Architect/engineer Hixson, Cincinnati, recently completed an expansion of a plant in Wisconsin, where it expanded the facility, moved all existing operations into the addition, and then added additional operations into the old area -- all while maintaining operations. Project manager Chris Harmon recalls that the biggest issue he encountered was product integrity. "We were doing construction all around the production area. You can have dust, dirt, a whole variety of possible contaminants that just aren't normally introduced." He attributes the success of the project to the contractor. "There has to be a team on-site full time that is experienced with these issues."
Known vs. UnknownIn expansions and renovations, certain things are expected to happen. It's dealing with the unknown factors that can ultimately determine the success or failure of a project. "Have known players," suggests David Estes, project architect for Fisher FSI Architects, an entity of Fisher & Sons Construction, Burlington, Wash. Estes and Fisher completed a project that involved demolishing a 15,000-sq.-ft. plant and constructing a new one around it. The principle of known players was so important to Fisher that the company brought its own crews in on the out-of-state project.
Food manufacturers love known players, especially when it comes to contractors. Often, companies will use the same contractors on different projects for one simple reason - they know the plant. "They know the people, know the sanitation requirements," said Blake. "It's just easier to deal with."
Wells' Dairy is involved in one contractor-plant relationship that has stood the test of time. "We've used the same building contractor for all the years I've been here -- 37 years," said Delperdeng.
Change is inevitable, and can be a good thing if met properly. "Accept that there is going to be change in the process," Estes continued. "There's so many gotcha's that will occur that you have to have the flexibility to deal with it on a rapid basis." During the demolition project, Estes said the project team was making changes on an hourly basis, modifying drawings and rerunning calculations.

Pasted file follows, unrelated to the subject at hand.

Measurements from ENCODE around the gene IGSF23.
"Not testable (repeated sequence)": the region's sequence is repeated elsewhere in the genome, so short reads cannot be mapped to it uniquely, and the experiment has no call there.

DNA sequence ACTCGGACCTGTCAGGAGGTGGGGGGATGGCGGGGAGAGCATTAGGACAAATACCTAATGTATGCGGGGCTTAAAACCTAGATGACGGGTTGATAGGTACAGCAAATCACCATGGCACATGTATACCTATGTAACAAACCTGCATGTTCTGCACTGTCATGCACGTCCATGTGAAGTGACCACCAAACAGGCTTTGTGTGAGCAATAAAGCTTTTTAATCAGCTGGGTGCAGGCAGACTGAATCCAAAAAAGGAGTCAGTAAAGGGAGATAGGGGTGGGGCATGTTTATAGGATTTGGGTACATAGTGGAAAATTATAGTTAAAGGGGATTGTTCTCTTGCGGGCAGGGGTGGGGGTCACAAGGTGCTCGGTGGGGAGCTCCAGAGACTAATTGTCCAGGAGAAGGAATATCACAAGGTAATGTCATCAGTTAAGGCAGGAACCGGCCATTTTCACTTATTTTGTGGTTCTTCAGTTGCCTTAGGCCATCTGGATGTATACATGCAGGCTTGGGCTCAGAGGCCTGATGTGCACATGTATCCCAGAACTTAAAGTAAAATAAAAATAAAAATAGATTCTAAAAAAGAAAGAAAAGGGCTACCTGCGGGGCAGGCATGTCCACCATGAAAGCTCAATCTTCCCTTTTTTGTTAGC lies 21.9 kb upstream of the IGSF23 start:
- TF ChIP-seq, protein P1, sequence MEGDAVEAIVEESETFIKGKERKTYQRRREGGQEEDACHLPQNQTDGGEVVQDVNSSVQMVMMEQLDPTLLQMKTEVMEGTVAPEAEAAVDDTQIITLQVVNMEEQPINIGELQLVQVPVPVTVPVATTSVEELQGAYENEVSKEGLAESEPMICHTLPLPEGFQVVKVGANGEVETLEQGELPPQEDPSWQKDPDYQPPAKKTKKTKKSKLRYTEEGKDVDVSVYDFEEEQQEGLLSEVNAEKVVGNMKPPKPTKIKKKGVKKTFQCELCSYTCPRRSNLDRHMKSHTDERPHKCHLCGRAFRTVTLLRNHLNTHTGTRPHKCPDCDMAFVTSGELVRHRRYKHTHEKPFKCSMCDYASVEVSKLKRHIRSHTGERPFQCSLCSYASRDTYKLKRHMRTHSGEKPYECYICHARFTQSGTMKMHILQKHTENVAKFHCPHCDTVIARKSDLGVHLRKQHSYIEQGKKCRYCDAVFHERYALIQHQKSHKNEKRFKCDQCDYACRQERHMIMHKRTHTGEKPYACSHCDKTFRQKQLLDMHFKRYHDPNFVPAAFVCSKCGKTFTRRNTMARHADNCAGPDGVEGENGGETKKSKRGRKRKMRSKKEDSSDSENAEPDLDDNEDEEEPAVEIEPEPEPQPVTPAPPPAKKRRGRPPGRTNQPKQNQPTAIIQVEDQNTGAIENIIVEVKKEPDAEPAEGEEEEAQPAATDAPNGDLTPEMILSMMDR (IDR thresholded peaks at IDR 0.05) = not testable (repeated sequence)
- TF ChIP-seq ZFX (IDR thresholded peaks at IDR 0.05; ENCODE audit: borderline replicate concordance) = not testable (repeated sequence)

The QuarterbackOrganization is essential. Without the "quarterback," someone to lead the project, the margin of error may increase. "There has to be someone in charge, someone quarterbacking the process," said Estes. In a larger company, he continued, that line of authority tends to get lost.
Pat McEvoy, former head of engineering for FBI, agrees, noting that plants sometimes try to absolve themselves from that kind of responsibility. "Many times, customers expect the engineering firm or the contractor to come in and tell them everything they need to know."
"You can't manage people," said Dave Rocheville, independent project consultant to fluid milk manufacturer Parmalat Dairies, Atlanta, Ga. "You have to lead them." Rocheville headed up a project that was both a renovation and expansion to consolidate operations at its Atlanta facilities. The project increased capacity from 400,000 gallons of fluid milk to 800,000 gallons per week.
"Ninety percent of the issues that come up on a project still involve communication," said Blake. Blake believes that if a project has the decision-maker there to lead the planning effort, communication is going to be a lot better. "I've had a contractors crew show up ready to do work, and the production staff didn't even know that was going to happen on that particular day. That leads to a lot of wasted time and effort."